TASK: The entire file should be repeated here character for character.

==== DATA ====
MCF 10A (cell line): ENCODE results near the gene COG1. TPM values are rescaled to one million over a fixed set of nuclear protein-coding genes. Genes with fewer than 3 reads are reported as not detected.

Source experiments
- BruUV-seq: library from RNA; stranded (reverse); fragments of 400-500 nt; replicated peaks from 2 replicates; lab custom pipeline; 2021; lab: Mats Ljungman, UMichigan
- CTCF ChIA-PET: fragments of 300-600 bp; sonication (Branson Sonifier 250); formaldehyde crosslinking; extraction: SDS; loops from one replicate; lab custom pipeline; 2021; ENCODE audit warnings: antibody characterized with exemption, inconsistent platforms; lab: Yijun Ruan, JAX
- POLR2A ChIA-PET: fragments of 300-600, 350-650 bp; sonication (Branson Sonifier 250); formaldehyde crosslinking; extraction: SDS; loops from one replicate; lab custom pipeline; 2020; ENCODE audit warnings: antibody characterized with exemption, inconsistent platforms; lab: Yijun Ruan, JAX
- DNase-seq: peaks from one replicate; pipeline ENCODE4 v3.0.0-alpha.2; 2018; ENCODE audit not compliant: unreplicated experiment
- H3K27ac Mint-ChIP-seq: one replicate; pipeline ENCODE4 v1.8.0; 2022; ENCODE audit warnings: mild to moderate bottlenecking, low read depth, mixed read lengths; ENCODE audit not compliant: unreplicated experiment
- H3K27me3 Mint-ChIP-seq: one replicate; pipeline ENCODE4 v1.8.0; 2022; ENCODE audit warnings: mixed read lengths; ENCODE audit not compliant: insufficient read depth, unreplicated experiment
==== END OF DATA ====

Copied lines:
MCF 10A (cell line): ENCODE results near the gene COG1. TPM values are rescaled to one million over a fixed set of nuclear protein-coding genes. Genes with fewer than 3 reads are reported as not detected.

Source experiments
- BruUV-seq: library from RNA; stranded (reverse); fragments of 400-500 nt; replicated peaks from 2 replicates; lab custom pipeline; 2021; lab: Mats Ljungman, UMichigan
- CTCF ChIA-PET: fragments of 300-600 bp; sonication (Branson Sonifier 250); formaldehyde crosslinking; extraction: SDS; loops from one replicate; lab custom pipeline; 2021; ENCODE audit warnings: antibody characterized with exemption, inconsistent platforms; lab: Yijun Ruan, JAX
- POLR2A ChIA-PET: fragments of 300-600, 350-650 bp; sonication (Branson Sonifier 250); formaldehyde crosslinking; extraction: SDS; loops from one replicate; lab custom pipeline; 2020; ENCODE audit warnings: antibody characterized with exemption, inconsistent platforms; lab: Yijun Ruan, JAX
- DNase-seq: peaks from one replicate; pipeline ENCODE4 v3.0.0-alpha.2; 2018; ENCODE audit not compliant: unreplicated experiment
- H3K27ac Mint-ChIP-seq: one replicate; pipeline ENCODE4 v1.8.0; 2022; ENCODE audit warnings: mild to moderate bottlenecking, low read depth, mixed read lengths; ENCODE audit not compliant: unreplicated experiment
- H3K27me3 Mint-ChIP-seq: one replicate; pipeline ENCODE4 v1.8.0; 2022; ENCODE audit warnings: mixed read lengths; ENCODE audit not compliant: insufficient read depth, unreplicated experiment